Newspaper Page Text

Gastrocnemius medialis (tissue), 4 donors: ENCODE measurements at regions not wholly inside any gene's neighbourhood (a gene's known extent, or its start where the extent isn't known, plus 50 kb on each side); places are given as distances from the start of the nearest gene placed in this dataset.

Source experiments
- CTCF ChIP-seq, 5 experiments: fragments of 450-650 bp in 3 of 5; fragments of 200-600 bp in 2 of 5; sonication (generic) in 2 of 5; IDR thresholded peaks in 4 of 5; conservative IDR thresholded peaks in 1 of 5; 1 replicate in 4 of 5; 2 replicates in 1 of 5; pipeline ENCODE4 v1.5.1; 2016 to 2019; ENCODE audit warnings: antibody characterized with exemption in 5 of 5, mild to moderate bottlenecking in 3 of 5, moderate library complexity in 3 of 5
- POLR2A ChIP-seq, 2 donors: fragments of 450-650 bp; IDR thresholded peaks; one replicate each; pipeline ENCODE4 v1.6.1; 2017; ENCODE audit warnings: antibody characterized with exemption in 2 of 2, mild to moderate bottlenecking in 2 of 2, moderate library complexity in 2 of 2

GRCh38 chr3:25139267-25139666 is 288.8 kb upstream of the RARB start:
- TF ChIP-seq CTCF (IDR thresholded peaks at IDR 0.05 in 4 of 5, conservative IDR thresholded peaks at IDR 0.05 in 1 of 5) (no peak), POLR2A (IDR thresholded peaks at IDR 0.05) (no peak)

»,' h: \i ,• •t' 1 1*1 |t v-f I I fl l! •tfi :||1 '4M 1 Y, ii i?5s»v Si IN SPITE OF Two of Mrs. Mortimer's excellent guests, gentlemen, were lolling in the imoking-room this lovely summer's tnorning, pulKug lazily at their cigars is they endeavored to while away the time between breakfast and dinner in conversation and smoke. One of them, who had just languidly Informed his companion that his very marked attention to Isabel Wliyte, his hostess's pretty but impecunious ttiece, was naught but "a little flirta tion," was a tall, handsome man of about thirty years of age, with that un mistakable air of distinction which travel and good breeding stamp indelibly upon the face of those whom fickle for tune favors with her smiles. Leonard Ashley was a thorough man of the world. The room in which the two men sat smoking opened through wide, French windows on to the lawn, but on account of the heat of the morning sun the tian blinds Avere in his 3L If Vene drawn and the view of the garden shut oil". "Well, well, old boy, amuse yourself, if you are not in any deeper than a bit of a flirtation," said Tom Mayne, after his friend's drawling reply to a little at tempted advice. "But I tell you, old fellow, it looks extremely like an old fashioned courtship to outsiders, and the aunt has got her eye on it, and ap pears well satisfied with the turn affairs are apparently taking. There will be quite a 'cut up' in that quarter when pou throw her over, and you had better take my advice and do it easy com mence now and cool off by stages, for you can't carry it much further without soming to some understanding. Oh, by the way, is the girl flirting too? Quite bright little thing, she. Pity there's not a penny in the family that's the only drawback to her making a man a very clever little wife but of course as it is, it's quite out of the question." "Quite," drawled Ashley, lighting a cresli cigar. "Let's go down to the river And have a paddle before dinner," and the subject of Isabel Wliyte was blown away smoke, as he lazily rose from chair and walked to the window leading to the lawn. As Ashley drew up the blinds and stepped out on to the terrace, a white muslin bustled round the corner of the building out of sight. "Will Mr. Ashley join us at tennis this afternoon?" It was Isabel who spoke, looking up brightly into the face of Leonard Ash ley, who sat next her at luncheon. Pretty little Isabel, whose penniless virtues as a rich man's wife had been weighed in the balance and found want ing, was gazing into the eyes of the man •who was playing with her heart, with lier innocent, trusting, captivated soul looking out through hers. "With all my heart, Miss Whyte, if I may play as your partner." She blushed her assent, with her blue eyes fixed on her plate. The game that afternoon must have proved remarkablv pleasant to Isabel, wliqse flushed and eager face beamed •with enjoyment and satisfaction as she accompanied Leonard across the lawn after having been ignominiouslv de feated in five games. Victory did not seem to be necessary to complete their happiness, however, for even Ashley showed an unusual earnestness as he walked by the side of Isabel with the racquets slung over his shoulder, and his tall form bent slightly, as ho talked in low tones to the girl. His languid expression had given way to one of pleasure, and his handsome eyes snapped in away that was in sharp -contrast with his usual languor. "Remember, Isabel," he whispered, as he parted with her at the house, "I am to have all the dances this evening!" "Yes, all." With a tell-tale blush she sped up the Btairs. Leonard walked thoughtfully off to his apartment, a mixture of strange feelings creating a turmoil in his heart. When he reached his room, before -changing his toilet for the evening, he threw oft his coat and hastily seating himself at writing table began hurried ly a letter. He never ceased until the task which was a long one, was com pleted, except now and then to pause for a moment to find some suitable ex pression, for the wording of the epistle appeared to need considerable care. He finished it at last, and carefully folding it placed it in an envelope,which he superscribed in his best hand: "Wilfred Ashton, Esq., the Pines, Devon." "There, uncle mine, this will be a little surprise for you at dinner to-mor-^ row." With these words he laid the letter upon the table and began with unusual care to arrange his evening dress. "Come, Isabel, out here the moon light is beautiful, and the air sweet with the June flowers. We have ample time to enjoy a walk among the shrubbery •oefore the next dance. The breeze will cool you your face is flushed and heat ed. Besides," he whispered, bending tenderly over her, "I have something to tell you which can be said better un der the stars and in the silvery moon light. Come." A strange gleam came into Isabel's eyes which Leonard did not see, and the thin lips were set in a straight line but without a word she slipped her arm through his, and they moved out to gether into the glorious night. For some moments they walked on among the trees and plants of the excel lently kept park, without either speak ing. He seemed nervous and ill at ease, apparently seeking for words to express his thoughts. She was waiting. "Isabel," he said, finally, suddenly finding his voice as they reached a rus tic bench at a remote part of the gar den. "Isabel sit here a moment, the moon is bright here, and I want you to read a letter I have written this after noon. Will vou?" "Certainly. Mr. Ashley if you desire me to." She spoke as though she felt no inter est in this letter or its contents, and the1 tone was so different from her usual childish, affectionate style, that Leon ard looked quickly at her. She was not looking at him but straight ahead into the bushes at the other side of the path, and an oppression of mingled pain and triumph, alike unusnal to her, filled her oyes. He did not see this, and taking the envelope from his pocket, which he had directed to his uncle that afternoon and left unsealed, he took the letter from it aud handed it to her, "Read it." As he spoke all traces of his custom ary languid, careless manner left him, and his eyes sparkled with inward ex citement as he eagerly watched her un fold and read the letter. In an undertone, half aloud and half to herself, she read without changing her set expression: "DEAR UNCLE,—I have changed my plans somewhat since I last talked with you, when you desired and I acquisced, that I should pay my court to the daughter of your old friend. As I say, since then my plans are altered, and feeling that you are now my nearest liv ing relative, it is right you should know of my intentions. The amount of it all is I have given my heart into the keep ing of Miss Isabel Whyte, who has yielded to my love, and consented to be come the wife of your affectionate nephew, LEONARD. "P. S.—Let us hear from you." As Isabel finished Leonard dropped on ltis knee, aud taking her hands,cried, quickly,— "Isabel, darling! may I send it? Will you give me the right? Say you will, dear. See I am waiting. You love me, you do love me, I have seen it in your eyes and in your words. Speak, Isabel do not look so cold and calm!" She turned her eyes upon him, still with that strange expression, and, with a half smile, said,— "Would not that be carrying the joke a trifle too far, Mr. Ashley'?" "Joke?" gasped Ashley. "What do you mean, Isabel? You cannot think I am speaking in jest!" "I mean, Mr. Ashley, that the old gentleman, your uncle, would probably echo the sentiments of your friend, Mr. Mayne, and yourself, that I might make a man a very clever little wife, only there is not a penny in the family and, of course, as it is, it is quite out of the question, quite! And not having any personal ill-feeling against your uncle, I must decline to make him the subject of so practical a joke, aud possibly put him thoroughly out of humor with his excellent nephew, all on account of 'a little flirtation'!" As she finished speaking she rose to her feet, her lips set, and her eyes flash ing with indignation. Ashley said not a word. He felt the sting of his own words and was silent. The conversation which had occurred in the morning when he was yet strug gling with the love which this girl had planted in his heart even during what with him was but a flirtation, but with her a cruel reality until his cruel words had undeceived her, came quickly be fore him, and he knew that he had lost her and oh! how doubly precious she seemed now that all hope of winning her had fled! He could not unsay those careless words which had so hopelessly wounded her sensitive soul, though he scarcely believed in the truth of them at the time. He knew that even if she had loved him that love was dead, or her womanly pride would henceforth smother it within lier. He had no word to say, and bowed his head as she swept by him with a quiet nod. She did not re-enter the drawing room, but went at once to her apart ment, where as soon as she had closed and locked the door, she threw herself upon the bed, in the agony of her heart found a vent in tears. "Oh, how I loved him!" she sobbed aloud. "How I loved him!" and then with anew burst of tears she wailed: "And now, even now, I love him, but I cannot forgive those cruel words." "Really, Mr. Ashley, this is very sud den. Cannot your business be put off for a week or more? or better still, can not Mr. Mortimer, who goes up to town to-day, attend to it for you?" inquired the fair hostess, at the breakfast-table, when Leonard had made known his intention of leaving«that morning. "Thanks, Mrs. Mortimer, but unhap pily the nature of my business requires my personal attendance. I am extreme ly sorry to have to shorten my stay, which you have rendered so enjoyable that it is a pain to have to leave." "Well, at least you will lunch with us on the cliffs as proposed, and I will have you driven direct from there to the station in time for the afternoon train." "I shall lie only too happy to enjoy the few extra hours in your society," answered Leonard, politely bow ing to Mrs. Lorrimer, and casting a cov ert glance at Isabel, who still retained her place beside him, having no reason able excuse for changing it. As he left the table he paused behind her chair a moment, and then with a sud den movement as though having nerved himself to speak, he bent over lier. "Miss Whvte," he said, 'will you go "Not this morning," she answered coldly. "I have a headache! I may join them after lunch, when the sun is not so hot." She was avoiding him. He felt a sharp pain in his heart, but still persist ing, he continued: "In a week I shall be on the ocean, Miss Whyte will you not grant me one favor before I go. Eor the sake of my —friendship if nothing else?" She did not answer, but bowed her head assentinglv. "Go this morning to the cliffs." Once more she nodded without a word, and be was forced to leave her thus. She felt that, for all, he loved her now. and he was,going away for that love. She know she loved him— loved him with all her strong, womanly heart but her pride had been wounded, and through that very love, and now she could not own it. though she felt he was suffering deeply for the wound he had inflicted. What could he want? Was he going to renew his attentions at the cliff? She almost wished he would, for she felt her love could not hold out SJA*KKS: against his pleading. No, he felt his position too keenly for his pride to al low him to recur to the subject again. Pride was widening the breach between two hearts which a flirtation had com menced. The cliff was a picturesque spot, and no more charming place could bo select ed for a picnic or outdoor lunch. It overlooked the river about fifty feet above the level of the water, and shady trees grew almost on the verge. Isabel was looking thoughtfully over into the river, seated on a low flat stone, when Leonard joined her. "Miss Whyte!" She looked up quickly her face was pale and intensely sad, but she never started or changed color as her eves met his. She had been thinking of him he had been filling her thoughts. Why should his appearance startle lier? "Miss Whyte,"hecontinued, "I asked you to come here to-day that I might say a few words to you before I went away that I could not in justico to my self leave unsaid. I will not detain you long, n£r will I repeat anything which may pain you. First, for the words which you must have heard between myself and Mayne, I sincerely ask your pardon. I will not attempt to excuse them except to tell you that even love of you was unknowingly filling my heart. I know that since then vou intentionally led me on that you might all the more surely strike your blow. I have no word or fault to find, I bow to your indignation, but for all that is past, I love you now, deeply, devotedly, with all my heart. My own words are my own shame. I could not go away without telling you this. Now, farewell." He held out his hand as ho spoke his face was pale and set. She took his hand mechanically, with out meeting his eyes or speaking a word. He stood a moment, then, with a sigh, turned away and was gone. For some time Isabel did not move, but remained sitting wlieA she was, with her eyes looking unseeminglv out over the river then, with a little moan, she sank on the grass and buried her face in her lianbs. "Oh, Leonard! Leonard!"she.sobbed, "come back to me!" But Leonard Ashley was long since out of hearing, and once more her pride had ruled her heart. But he was not destined to leave her so. When Isabel had dried her eyes, and quieted lier beating heart sufficiently to meet the rest of her party again, Ash lev had driven away to the station behind Mrs. Mortimer's lovely pair of greys. The remainder of the afternoon passed like a dream to Isabel lier heart and brain were both numbed with a dull, aching pain, until as the merry party were driving homeward, when the sun was slowly disappearing amid crimson clouds in the west, a man on horseback, driving like a madman met them. Even the sight of this rider tear ing along towards them, which immedi ately interested the balance of the party did not arouse the girl from her lethar gy until he wheeled up alongside the carriage, and gasping for breath which he had ridden out, cried to Mrs. Morti mer: "An accident marm! The greys bolted—Mr. Ashley at the house dead!" At the mention of Leonard's name Is abel came out of her stupor, sat upright in the carriage, her pale face now actu ally livid then came a heartrending shriek, and she fainted. But bad news is always easily exag gerated, and when the pleasure party arrived home, they did not find Leonard Ashley dead, although he had a narrow escape, and lay bleeding and insensible in the drawing-room. The horses had become frightened and unmanageable at the sight of the railway, and running had thrown Markliam out against a post on the side of the road, and cutting an ugly gash in the back of his head, and rendering him with his black blood- mat ted hair and ghastly face, decidedly corpse-like in appearance but on the ar rival of the doctor they removed him to the apartment he had occupied, and made him as comfortable as human skill could, though he breathed heavily, and consciousness did not return. The doctor would say nothing de cisive when he had done everything in his power for the time, and was about to go, except shake his li^td gravely but poor, pale Isabel, who had recovered her consciousness before they had reached the house, and had been fore most among them all with a helping hand, was not satisfied, and followed him down stairs to the door, and lifting her pleading, tearful eyes to his, faintly asked for the verdict. "Well, little one," lie said, looking at her pityngly, "I won't say there is no hope, but only constant watching and the best of care will bring him through." Nothing more, but she thanked him for that. For three days and nights she never left his bed for a moment while he lay unconscious. She had forgotten her pride now. His life depended upon her watchfulness and care, for who else could give him that unceasing devotion The bitter words he had spoken were forgotten. When he returned to life, if he ever did, she would creep away un observed, and he would never know that her unceasing care had ever brought him back. On the fourth day he began to show signs of returning consciousness, and calling softly to the nurse who was sleeping in the next apartment, she looked at him for a moment, her eyes filled with soft love-light—for now in his helplessness could she not love him as she would if he were dead ?—and moved lightly from the room. From that moment he grew steadily better the crisis is passed. Isabel had saved his life. She did not again enter the room, but each day met the doctor outside the door, and heard his reassur ing report, At last, one morning, as she was waiting outside his door, the doctor come out smiling, bat did not close the door liehind him as u^uaL Espying Is abel he cricd, heartily: "Ha, there's the little nurse that brought my patient back to life. I've I teen telling Mr. Ashley atout you for the first time this morning, and he is anxious to thank you and seeing you saved his life, I think it is quite proper in him. Come, he is much better this 1 mypou yy^,mr morning, and it will do him good to Bee someone. "Oh, no, no!" cried Isabel, turning pale, and pushing the kind-hearted doctor away, who was trying to draw her into the room. "Come along, come along," he per sisted, misunderstanding her objection. "I tell you it will do him no harm, on my word," and lie laxiglied one of his hearty, ringing laughs, and, despite her struggling resistance, dragged her into the room. The chamber was darkened, and at first she could distinguish nothing, as th# doctor pushed her, with good natured force, into the middle of the room, and went out and shut the door but for Leonard who was leaning on his arm eagerly watching, the light was sufficient. "Isabel!" he cried to the girl, who stood still in the middle of the room, with her head bowed, where the doctor had left her, "Isabel, have you brought me back to life or death There was a piteous, pleading tone in his weak voice, and ho tried to hold his hands out to her. She slowly raised her eyes to his hers were full of tears—all tlio pride was gone. "Isabel, come!" With a little gasping cry she moved toward the bed and sank on her knees. "Forgive me!" she sobbed, "Itried to call vou back, but it was too late—too late!" He gently drew her towards him and tenderly kissed her forehead. "Let us both forgive," he said, pres ently, and then he put both his arms around her neck and rested her head on his breast. For along time they remained so, and then he said, softly putting his hand under his pillow: "Here, Isabel, is a letter I have kept because it tells of my love for you. You have read it before, Will vou post it for me?" It was only a little half-frightened whisper that answered: "Yes, dear!" But it was enough to cheer the heart of Leonard Ashley.—Home Circle. Fuss in the Elevator. Dogs not only learn what the ears are for, but which train will take them where they want to go, The instance here given from the New York Tribune proves that cats may have equally in telligent ideas of passive travelling, and equal appreciation of their own comfort, in adopting the improved methods. A recent number of the paper tells what a visitor found out about the Tribune cat: The Tribune elevator car had started on its upward trip last avening, and the elevator boy was gazing upward into his furthest corner, vide nth- lost in reverie. Presently there was a distinct call in the shape of a plaintive "miaouw!" The elevator boy checked his cai forthwith on a level with the floor whence the sound came. There was nc one to be seen, and the smallest boy would have been visible. "Going up?" asked the elevatoi boy. "Miaouw miaouw!" was repeated. The elevator boy slid open the door and a gray cat walked demurely in, sprang upon the seat and began licking her paws until two floors had been passed when she uttered another cry and sprang down before the doorway. The car stopped, the door opened, and tabby passed out. "Is she a regular passenger?" was asked. "Is she?" said the elevator boy. "Of course she is. She lives in the building, she does. She never walks up or down stairs 'cept on Sunday, when the elevator aint a-running in front. If it's evening, she uses the back elevator. "Where is she going now?" "She's jest dropping in to see a frieno of hers. He's a lawyer, and he oftec stays late to write, and she goes in and sits on the table and watches him, and he gives her a bit of some ting to eat. In 'bout an hour, befort my time's up, she'll come back to go tc the top floor. Mebbe she'll stop a little in the editorial rooms then she goes up to the restaurant. She always gets there about twelve o'clock, when the printers get their lunch. They all know her. "Sometimes," he added, "she sits down in the car and keeps me company for while. She aint any bother. She knows how to behave herself a great deal better then some of them lawyers and sharp cliapa who are always asking a feller whether he's going to get married. She goes all around town by herself, she does. The other morning, one of the fellows saw her down in Fulton Market. She knew him, and came up and rubbed against his legs. Top floor here, sir, if you want to get out." A Child Charmed bj a Rattlesnake From the San Francisco Evening Po»t. A lady writing from Graniteville, Nevada county, relates an incident of a little child having been charmed by a rattlesnake, as follows: "I was working in my kitchen when I was startled by a loud scream from my little boy, four years old. On asking the cause he said 'Oh, mamma, a big snake!' I rushed to the door and, imagine my feelings when almost paralyzed with horror, I could only gaze on the awful sight that met my eyes, Ten feet from me, and on the doorstep of the woodshed, stood my baby boy, twenty-two months old, gazing, as if fascinated, upon a large rattlesnake, which was coiled in front of him alwnt two feet away, and was gently moving its head back and forth, looking at the child with eyes like flafne. My screams frightened it, and my daughter, twelve years of age, ran past me and caught her little brother out ol the way, when the reptile glided swiftly away. The child appeared for a long time dazed and unatural." The snbjcct of cremation came np in DM hon»e of commons on the second reading of tin cremation liilL Mr. Lalxmchere supported the measure, but Sir William Harcoart, on be half of the government, opposed it, among othoi reasons, because it might sometimes prevent the detection of murder. 5 1 FARM AND HOUSE. Agricultural Xtema. Many advise not to plant sweet com until the soil is warm, etc. The advice may be good, because it is safe but one year with another Ave find that those of our neighbors who plant the earliest get the earliest ears to market. Wliile it is true that young hens lay more eggs per year than old ones, they do not make so good sitters nor so care ful mothers. There is a great differenco in the character of fowls in this respect, and a little watchfulness will soon teach the careful attendent which ones will be best to set. Colts, pigs and calves, not being re quired for use, either for work or the butcher, should be fed but little corn, as fat in excess is not necessary with them. The treatment prescribed by French doctors for liorsos and donkeys afflicted with typhoid fever is brandy in small doses, tonics, quinine, and geutian and hay tea baths. A writer in the Prairie Farmer re lates that a drain put down in 1858, of common fence-boards, is still in good condition, aud that if he had to make short, deep drains, with plenty of fall and thorough compact or yellow clay, he should certainly use a six-inch fence board, believing it would answer every purpose of a three or four-inch drain tile. The foul odor of a filthy stable must necessarily permeate not only the ani mal's hide, but it has been proven that the meat of stall-fed steers fattened un der those circumstances is unwhole some morever, the milk, even during the period of milking, is liable to ab sorb the filthy emanations from such stables, and to become absolutely poi sonous. It would seem, therefore, rea sonable that owners and dealers in cattle and milk should appreciate the impor tance of cleanliness and its relation to health, even as a source of profit. How to ffet Early Celery. From the catalogue of Jos. Harris we take the follow ng. He is telling "Secrets for the boys aud girls:"' "Last Spring, about the middle of March,. I put some sifted moas and sand in a box and watered it with warm water. Then we put some celery seed on top, thick enough to cover the surface, and dusted on a little dry moss and sand abont as thick as the cover of this catalogue. We kept the box in a warm room, and occasionally watered it. Iu about three weeks the seed was nicely started, and then, as soon as the frost was out of the "ground, we made a row in the garden and sowed the seed—moss and all, and covered it about a quarter of an inch deep. From this sprouted seed, we got our earliest and best plants. You can do the same thing, but you need not tell everyone. I told one man about it, and he said, 'Oh, yes, it is a good plan I have done the same thing.' I supposed it was something new. At any rate it was new to me. No one ever told me. and I do not think it is generally known. I propose to try how the plan wall work this Spring on onion, asparagus, pars ley, and beet seed. I know it will Avork in the case of as laragus and beets, for I have tried it." Fattening Youny Cattle. The editor of the London Agricultur al Gazette takes the ground that to prolong the fattening pr. cess in the case of beef cattle is not only a Avaste to the stock-feeder, but impose needless pain upon the animals themselves. In reference to the first point he says: "Figures perfectly trustworthy, haA*e been accumulated Avitliin the last five or six years at Islington Hall, and in America, too, Avliich demonstrate that cheap beef is young beef—i. e., the flesh of young animals which have nev er knoAvn disturbance or suffering. A young animal home reared, will before it reaches two years of age put on cheaper beef than any older one will gather, though it be well-bred aud reared under the very best conditions for groAvtli. The rapidity of growth during the fattening process diminishes with age. During six successive years it was 2.58,3, 2.05, 196, 1.57, 1.37, and .88 lbs., successively per diem—a fact entirely correberative of our argument." Setting1 Out Strawberry Plants. Frank Murphy of Donnellson, O., in a letter to the New York World says: I will set out 13,000 strawberry plants in the spring, and I will give my plan for setting them out. In the first place I will have the ground nice and clean and well ploughed and harrowed. Now, I will plough out straight furrows, three feet apart. After I get the land laid off in this way I will take a straddle—buck, such as farmers use to cover corn, and go in these same furroAvs and make a small ridge. Then, when I set the plants I will divide the roots, having half on eacli side of the ridge, and then cover them with fine earth with my hands, pressing it doAvn firmly. The reason why I think this will be a good plan if there is no danger,of getting the roots tangled up, and as neAv .• ""'•i^gf *!~%!™**!^''.I?' .'^R*V'T^'I''?:': R^''^.^ •V!'T berry is as soon as you can get the frost out of the ground in spring. If plant ed in September and October, more than one-lialf of the young plants are thrown out and destroyed by frost, and if planted in May and Juno, the hot, dry weather coining on before they have got a permanent hold of the soil shrivels more than half of them up but Avlien planted before the sun lias much power, and while thpre is plenty ol moisture in the ground, and generally a liberal allowance of showers, they commence "with the season and never go back.—Tick's Illustrated Magazine. Shelter for Stock. Professor E. M. Sheldon, of the Kan sas Agricultural College, reports some experiments of the Avinter, affording added proof of the truism that you can not burn food as fuel for the body ol an animal and at the same time "have your cake" in the form of muscle, fat or milk: "The ten experimental steers made an average gain for the ten. days ending December 29 of 31 1-10 pounds per head. This period Avas Avitli the cream roots form about the old crown earth must be lie thrown np to them, and as these plants, by setting them out as above de scribed, will be beloAV the level of the ground, and by throAving earth up to tliem if will not be long until the ground will be level instead of ridges. I am certain that tlio plants will stand more freezing aud thawing weather in this way than any other. However, I may be mistaken if so, I want some one to say so. I will have furrows three feet wide, and set the plants one foot apart in a roAv. Strawberries. Some people recommend planting strawberries in May and June, and others in Septemlier and Octoler each practice has its adherents, and while they are settling which is best we will prepare our ground by deep trenching and a liberal dressing from the compost heap, and then we will tell them that the best time for planting the straw of prevail ing warm, sunny weather. During the folioAving ten days of unremitting cold these same steers gained only 6 1-10 per head, although they ate food almost identical in amount Avitli shed Avhich COAV that we that consumed, during the preceding Avarm weather. They Avere fed in an unbattened board did little more than protect them from the violence of the wind. A liaA'o milked during the Avinter, which is kept in a bleak 'Kan sas barn' invariably, after tAventy-four hours of severe weather, diminishes her yield of milk one-fourth to one half." For the Cook.. A steamer for- cooking food will pay for its cost in t%o seasons. If it does not add to the bulk of food it renders it more easily digested and more nourish ing. CHEESE BISCUITS.—Have a little puff or shortened crust paste made, and sprinkle over it a little cayenne and as much grated cheese as the dough Avill take double up the paste,, roll it out rather thin, and. cut it Avith paste cutter, glaze a round Avith egg, arrange on a buttered tin, and bake in a. sharp oven till of alight color. GRANDMOTHER'S MINUTE PUDDING.:— Let some sweet milk como to a boil, then stir in flour which you have salted this must be done very briskly or it will be lumpy. Stir every moment until the pudding is about like mush. Serve Avliile hot, sugar and cream flavor Avitli nutmeg or vanilla.. DOUGHNUTS.—Three eggs, one cup of sugar, one pint of neAv milk, salt, nut meg and flour enough to permit the spoon to stand upright in the mixture: add tAvo teaspoonfuls baking powder and beat until very light. Drop by the dessertspoonful into boiling lard. These Avill not absorb a bit of fat and. are the least pernicious, of the dough nut family. RECIPE iron SAUSAGE.—Take all' T]^ spare meat and tenderloins from yonr pork, and grind it in a sausage grader or chop it. Season it highly Avith salt, pepper and poAvdered sage. Boil one or tAvo pounds of red pepper and pour the tea over it and if not seasoned enough add Avhat it Avants. in stone jars, or stiff skins that have narroAv muslin sacks, and hang up in the air in a cool place. Choice Cookery. TAVO coffee cups of graham flour, one coffee cup of sour or buttermilk, a little salt and mol&sses, and one and one-half even teaspoonfuls of soda. This makes one loaf. If more is needed, it is better to stir twice, as the dough is so stiff it cannot be so Avell mixed in large quan tities. CHARLOTTE RUSSE.—A simple but de licious charlotte russe is made as fol IOAVS One pint of sAveet cream, sweet en and flavor to taste one and one-hall ounces of Cox's gelatine, whites of three eggs dissolve the gelatine in a little milk and add it to the cream, let it stand until quite cold, then add the Avhites of the eggs beaten very stiff. Line your moulds with long strips ol sponge cake or lady fingers and fill with the above mixture. To make succotash that will taste nearly, if not quite, as fresh as that made in summer, soak one pint of dried corn in sweet milk all night. Soak an equal quantity, or less if you prefer it, of dried Lima beans for three hours in luke-Avarm Avater. Then let them sim mer for nearly an hour, add salt, butter, pepper and a very little sugar. BREAKFAST VEAL.—Butter a small ova] dish very thoroughly, and fill with bit* of cold stewed veal seasoned with pep per, salt and a little nutmeg put in al ternately with layers of cracker crumbs, moisten with gravy, put bits of butter over the top, and bake. When it is brown turn out of the dish on a hot platter, and garnish with parsley. II it is not too moist it will keep its form when it is turned out. Home Made Baking ftwdir. Permit me to state that my wife has used all the baking powders advertised (I believe) also the supertartrate ol potash (cream-of-tartar).and bicarbonate (not "carbonate," or sol-soda, washing soda,) of soda, and she has found that a 16 ounce package of corn-starch, eight ounces of bicarbonate of soda (not car bonate) and five ounces of tartaric acid intimately mixed, and A-ell a Pack away incorporated, and passed through a sifter, form not only the most efficient, but the cheapest baking powder she has ever used. Siie uses from one-quarter to one-third less than she used to of the Horsford or Royal. You say, usually cream-of-tar tar is used to supply the acid, this salt lieing a bitartrate of potash and soda, healthful, cooling, slightly laxative salt, known as liochelle Salts. Roohelle Salts is a tartrate of potash and soda ujon tasting each you will find that the sn]ertartrate is acid while the tartrate of potash and soda lias a cooling taste, more of a neutral salt,—Kural New Yorker, *?gol SIM ,1! W*'